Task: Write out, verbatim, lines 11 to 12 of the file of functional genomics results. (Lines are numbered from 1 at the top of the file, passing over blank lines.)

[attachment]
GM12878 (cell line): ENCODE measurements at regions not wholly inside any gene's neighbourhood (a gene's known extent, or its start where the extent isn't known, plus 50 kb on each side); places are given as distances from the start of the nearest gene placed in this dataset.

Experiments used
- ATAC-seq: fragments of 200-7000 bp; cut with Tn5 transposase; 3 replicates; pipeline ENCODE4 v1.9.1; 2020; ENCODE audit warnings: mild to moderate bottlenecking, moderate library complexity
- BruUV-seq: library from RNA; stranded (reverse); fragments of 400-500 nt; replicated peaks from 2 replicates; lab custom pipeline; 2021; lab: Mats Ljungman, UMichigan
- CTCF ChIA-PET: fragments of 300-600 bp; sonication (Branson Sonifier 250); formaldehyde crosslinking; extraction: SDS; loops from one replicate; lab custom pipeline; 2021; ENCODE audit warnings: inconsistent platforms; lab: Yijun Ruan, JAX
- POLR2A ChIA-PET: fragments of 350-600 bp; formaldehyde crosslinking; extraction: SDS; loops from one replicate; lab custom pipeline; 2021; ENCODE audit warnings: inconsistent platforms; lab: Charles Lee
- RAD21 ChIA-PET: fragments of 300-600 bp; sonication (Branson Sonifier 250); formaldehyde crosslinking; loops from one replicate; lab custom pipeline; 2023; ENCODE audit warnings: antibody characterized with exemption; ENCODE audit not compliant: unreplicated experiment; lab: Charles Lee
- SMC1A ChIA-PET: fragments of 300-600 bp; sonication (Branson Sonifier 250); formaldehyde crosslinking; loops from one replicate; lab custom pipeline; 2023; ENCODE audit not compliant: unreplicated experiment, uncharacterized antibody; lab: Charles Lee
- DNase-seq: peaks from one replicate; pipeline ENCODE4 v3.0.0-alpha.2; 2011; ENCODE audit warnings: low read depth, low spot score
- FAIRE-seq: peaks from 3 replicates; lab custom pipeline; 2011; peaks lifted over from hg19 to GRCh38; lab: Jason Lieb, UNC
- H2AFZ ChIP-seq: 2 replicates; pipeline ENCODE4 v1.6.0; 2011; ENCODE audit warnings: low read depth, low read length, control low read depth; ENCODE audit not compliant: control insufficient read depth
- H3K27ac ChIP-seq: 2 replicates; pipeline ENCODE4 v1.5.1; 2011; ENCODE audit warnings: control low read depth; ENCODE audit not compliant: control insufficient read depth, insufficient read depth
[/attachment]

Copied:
- H2AFZ ChIP-seq: 2 replicates; pipeline ENCODE4 v1.6.0; 2011; ENCODE audit warnings: low read depth, low read length, control low read depth; ENCODE audit not compliant: control insufficient read depth
- H3K27ac ChIP-seq: 2 replicates; pipeline ENCODE4 v1.5.1; 2011; ENCODE audit warnings: control low read depth; ENCODE audit not compliant: control insufficient read depth, insufficient read depth